Sunday, July 19, 2009

Gerardo Yepiz launched the first Mexican Mail Art website in 1995, his downloadable stencils revolutionized how a generation of young artists, from Mexico City to Tijuana, used street installation and graffiti as a critical forum. Known as Acamonchi, a slang term for piggyback riding in northern Mexico, Yepiz adopted the strategies of street art as the starting point for his fine art while also distinguishing himself as a graphic designer working with clients on
both sides of the border including the Nortec Collective, MTV, Reebok, Vans, Adidas, Rioja wines, Pepsi, Warner records, Osiris shoes, Tribal Gear and Obey Giant. Like his moniker, which, he explains "doesn't really mean anything, it's just a dumb, silly sounding word," he uses humor to create graphic works of art that probe serious political and cultural
issues. As hedescribes it, "poster illustrations or stickers are
common resources of visual communication; in the hands of Acamonchi,
and in combination with graffiti tactics, they become veritable
terrorist instruments, and the activity becomes a kind of cultural

Acamonchi began his career in the mid-1980s as part of a
cross-cultural underground scene in southern California and northern
Mexico that was heavily influenced by fanzines and the skateboard-punk
countercultures. Music developed his political awareness, and the
history of Fluxus inspired his passion for Mail Art. His early work
focused on images of the Mexican television host Raul Velasco and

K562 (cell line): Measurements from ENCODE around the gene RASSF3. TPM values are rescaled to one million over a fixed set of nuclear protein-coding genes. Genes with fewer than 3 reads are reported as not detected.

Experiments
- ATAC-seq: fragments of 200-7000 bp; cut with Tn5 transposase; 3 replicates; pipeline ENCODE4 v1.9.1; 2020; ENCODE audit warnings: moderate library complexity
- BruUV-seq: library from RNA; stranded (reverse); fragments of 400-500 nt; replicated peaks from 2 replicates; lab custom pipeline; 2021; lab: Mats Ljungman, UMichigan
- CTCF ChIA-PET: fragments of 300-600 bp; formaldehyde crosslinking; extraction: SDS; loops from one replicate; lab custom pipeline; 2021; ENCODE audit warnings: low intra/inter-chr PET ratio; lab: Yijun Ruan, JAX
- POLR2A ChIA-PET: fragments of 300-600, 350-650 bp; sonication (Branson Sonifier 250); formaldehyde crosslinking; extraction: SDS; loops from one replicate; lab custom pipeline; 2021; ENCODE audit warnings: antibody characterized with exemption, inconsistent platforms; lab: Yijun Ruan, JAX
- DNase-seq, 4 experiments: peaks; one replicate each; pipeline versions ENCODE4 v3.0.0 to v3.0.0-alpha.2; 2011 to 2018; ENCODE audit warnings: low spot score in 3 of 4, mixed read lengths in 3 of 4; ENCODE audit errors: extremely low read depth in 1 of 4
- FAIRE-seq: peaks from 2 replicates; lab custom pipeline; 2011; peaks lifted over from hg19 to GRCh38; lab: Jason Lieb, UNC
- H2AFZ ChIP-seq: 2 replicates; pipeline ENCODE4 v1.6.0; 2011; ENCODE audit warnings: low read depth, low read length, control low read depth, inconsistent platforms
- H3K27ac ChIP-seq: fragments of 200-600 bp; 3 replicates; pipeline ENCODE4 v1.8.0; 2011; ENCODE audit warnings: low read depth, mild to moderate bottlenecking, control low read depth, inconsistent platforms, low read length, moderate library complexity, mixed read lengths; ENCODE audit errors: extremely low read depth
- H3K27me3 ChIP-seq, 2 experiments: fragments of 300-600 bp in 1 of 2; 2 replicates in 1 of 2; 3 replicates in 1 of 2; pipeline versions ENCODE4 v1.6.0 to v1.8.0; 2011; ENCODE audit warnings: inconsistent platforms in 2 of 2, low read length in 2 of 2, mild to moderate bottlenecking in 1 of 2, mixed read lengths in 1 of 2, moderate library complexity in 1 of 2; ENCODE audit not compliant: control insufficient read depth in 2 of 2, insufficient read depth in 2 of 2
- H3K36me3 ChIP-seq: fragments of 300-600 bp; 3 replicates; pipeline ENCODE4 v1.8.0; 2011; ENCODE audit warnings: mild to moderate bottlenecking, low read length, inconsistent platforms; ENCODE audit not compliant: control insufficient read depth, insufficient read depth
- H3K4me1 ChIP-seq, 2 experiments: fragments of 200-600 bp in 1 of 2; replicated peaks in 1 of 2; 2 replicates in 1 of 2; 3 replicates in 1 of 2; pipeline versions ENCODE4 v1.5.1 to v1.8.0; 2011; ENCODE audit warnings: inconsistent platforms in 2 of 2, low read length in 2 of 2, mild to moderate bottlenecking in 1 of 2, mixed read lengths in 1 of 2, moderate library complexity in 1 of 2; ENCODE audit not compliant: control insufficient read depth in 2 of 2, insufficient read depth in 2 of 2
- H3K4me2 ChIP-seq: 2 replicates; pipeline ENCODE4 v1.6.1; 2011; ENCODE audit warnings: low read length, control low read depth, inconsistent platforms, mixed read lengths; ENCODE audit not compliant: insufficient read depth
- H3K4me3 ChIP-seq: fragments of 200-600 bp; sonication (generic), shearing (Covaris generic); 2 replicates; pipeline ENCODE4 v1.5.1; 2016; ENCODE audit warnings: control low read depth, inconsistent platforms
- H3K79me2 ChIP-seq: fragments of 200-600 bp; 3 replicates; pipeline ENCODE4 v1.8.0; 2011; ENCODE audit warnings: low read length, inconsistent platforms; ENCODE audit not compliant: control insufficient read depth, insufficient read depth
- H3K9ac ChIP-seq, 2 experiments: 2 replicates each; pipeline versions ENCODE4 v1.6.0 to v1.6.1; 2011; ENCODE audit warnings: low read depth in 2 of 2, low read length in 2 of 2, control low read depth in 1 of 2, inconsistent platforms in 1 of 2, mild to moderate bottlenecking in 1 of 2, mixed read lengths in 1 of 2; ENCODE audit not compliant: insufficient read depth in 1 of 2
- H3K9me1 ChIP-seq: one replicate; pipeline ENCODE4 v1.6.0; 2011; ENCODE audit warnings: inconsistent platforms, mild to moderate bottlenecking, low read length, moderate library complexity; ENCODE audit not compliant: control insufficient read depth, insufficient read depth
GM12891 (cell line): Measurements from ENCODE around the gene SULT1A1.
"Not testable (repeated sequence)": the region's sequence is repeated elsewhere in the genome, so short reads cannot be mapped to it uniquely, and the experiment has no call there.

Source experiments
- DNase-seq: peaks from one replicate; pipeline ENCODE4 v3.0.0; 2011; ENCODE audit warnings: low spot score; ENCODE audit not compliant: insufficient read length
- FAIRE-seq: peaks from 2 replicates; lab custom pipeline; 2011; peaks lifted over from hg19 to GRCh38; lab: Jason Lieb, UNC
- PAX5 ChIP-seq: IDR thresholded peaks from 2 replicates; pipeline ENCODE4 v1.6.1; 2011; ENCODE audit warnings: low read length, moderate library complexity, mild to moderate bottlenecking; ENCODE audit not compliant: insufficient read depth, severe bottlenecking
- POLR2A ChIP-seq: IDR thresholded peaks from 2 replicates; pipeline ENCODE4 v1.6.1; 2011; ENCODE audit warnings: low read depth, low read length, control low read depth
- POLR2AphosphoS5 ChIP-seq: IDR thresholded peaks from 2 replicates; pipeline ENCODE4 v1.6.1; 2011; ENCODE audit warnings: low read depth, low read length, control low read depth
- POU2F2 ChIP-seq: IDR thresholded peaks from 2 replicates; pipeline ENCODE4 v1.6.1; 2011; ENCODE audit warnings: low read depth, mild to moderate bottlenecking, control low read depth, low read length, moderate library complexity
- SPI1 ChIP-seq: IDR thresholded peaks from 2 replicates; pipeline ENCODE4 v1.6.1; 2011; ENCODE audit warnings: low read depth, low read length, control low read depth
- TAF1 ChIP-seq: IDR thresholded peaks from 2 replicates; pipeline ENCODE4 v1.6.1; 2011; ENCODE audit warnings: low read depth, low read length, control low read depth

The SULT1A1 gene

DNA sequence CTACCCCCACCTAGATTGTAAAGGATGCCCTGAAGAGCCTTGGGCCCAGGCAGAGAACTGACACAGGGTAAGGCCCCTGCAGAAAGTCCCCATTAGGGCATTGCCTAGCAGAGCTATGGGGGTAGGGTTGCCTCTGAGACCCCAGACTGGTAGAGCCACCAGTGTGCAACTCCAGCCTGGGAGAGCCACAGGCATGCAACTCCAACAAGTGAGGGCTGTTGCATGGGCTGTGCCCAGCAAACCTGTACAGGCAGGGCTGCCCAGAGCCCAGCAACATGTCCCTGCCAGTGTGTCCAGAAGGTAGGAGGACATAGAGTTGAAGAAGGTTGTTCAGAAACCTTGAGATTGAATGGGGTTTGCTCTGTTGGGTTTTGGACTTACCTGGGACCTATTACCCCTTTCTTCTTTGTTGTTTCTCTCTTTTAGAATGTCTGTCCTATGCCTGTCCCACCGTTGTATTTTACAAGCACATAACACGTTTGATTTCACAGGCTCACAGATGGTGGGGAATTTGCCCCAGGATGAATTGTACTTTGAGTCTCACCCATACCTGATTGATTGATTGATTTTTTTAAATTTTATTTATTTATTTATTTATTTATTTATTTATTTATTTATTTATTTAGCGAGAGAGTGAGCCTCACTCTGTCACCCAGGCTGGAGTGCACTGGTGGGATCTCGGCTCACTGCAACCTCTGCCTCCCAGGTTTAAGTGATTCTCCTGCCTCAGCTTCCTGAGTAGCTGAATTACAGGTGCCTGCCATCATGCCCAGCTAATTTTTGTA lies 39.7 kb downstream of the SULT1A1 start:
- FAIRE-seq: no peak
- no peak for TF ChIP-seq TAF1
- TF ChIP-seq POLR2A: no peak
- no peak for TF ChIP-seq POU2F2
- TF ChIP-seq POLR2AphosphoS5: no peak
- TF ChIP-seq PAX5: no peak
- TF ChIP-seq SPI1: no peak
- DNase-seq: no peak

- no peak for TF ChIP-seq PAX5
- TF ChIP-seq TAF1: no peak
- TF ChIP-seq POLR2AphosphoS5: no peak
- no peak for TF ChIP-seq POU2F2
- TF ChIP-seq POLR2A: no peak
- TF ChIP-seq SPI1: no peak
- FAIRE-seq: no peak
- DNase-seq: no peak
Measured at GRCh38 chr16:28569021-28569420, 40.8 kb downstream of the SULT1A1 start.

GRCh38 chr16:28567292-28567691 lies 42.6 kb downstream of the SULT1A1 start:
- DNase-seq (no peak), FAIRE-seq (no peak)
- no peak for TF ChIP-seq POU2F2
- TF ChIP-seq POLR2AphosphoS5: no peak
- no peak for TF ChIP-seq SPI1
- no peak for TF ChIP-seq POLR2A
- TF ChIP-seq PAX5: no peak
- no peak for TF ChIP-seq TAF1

assassinated presidential candidate Luis Donaldo Colosio. According to
Acamonchi, Velasco represents the mindless entertainment provided by
the Mexican media. He describes Colosio-shot on live television in
1994, during a campaign rally in Tijuana -as the Mexican equivalent to
John F. Kennedy. Colosio's face is a poignant reminder of political
corruption and Tijuana's notorious outlaw reputation. Acamonchi makes
his point, however, with ridiculous images of Colosio in a cosmonaut
helmet, Colosio crossed with Colonel Sanders, and a "Blaxploitation"
Colosio just to name a few.

Recently, Acamonchi has focused his attention on painting. His densely
layered panels and murals integrate his signature street graphics
-posters, stencils, and graffiti -into abstract fileds of color. In
this new work, Acamonchi experiments with painterly techniques using
aerosol paint, ink pens, and more traditional pigments, Although his
explorations are clearly inspired by street art, his distinctive
visual statements are something new. "Post-graffiti Art," as this kind
of art was called when graffiti artists first began to show in
galleries in the 1980s, does not encompass Acamonchi's strong
affiliation with street art radicalism, and articulate his serious
painterly intent. Once again, Acamonchi is inspiring his colleagues as
he explores new forms of expression.

Rachel Teagle Curator of the Museum of Contemporary Art San Diego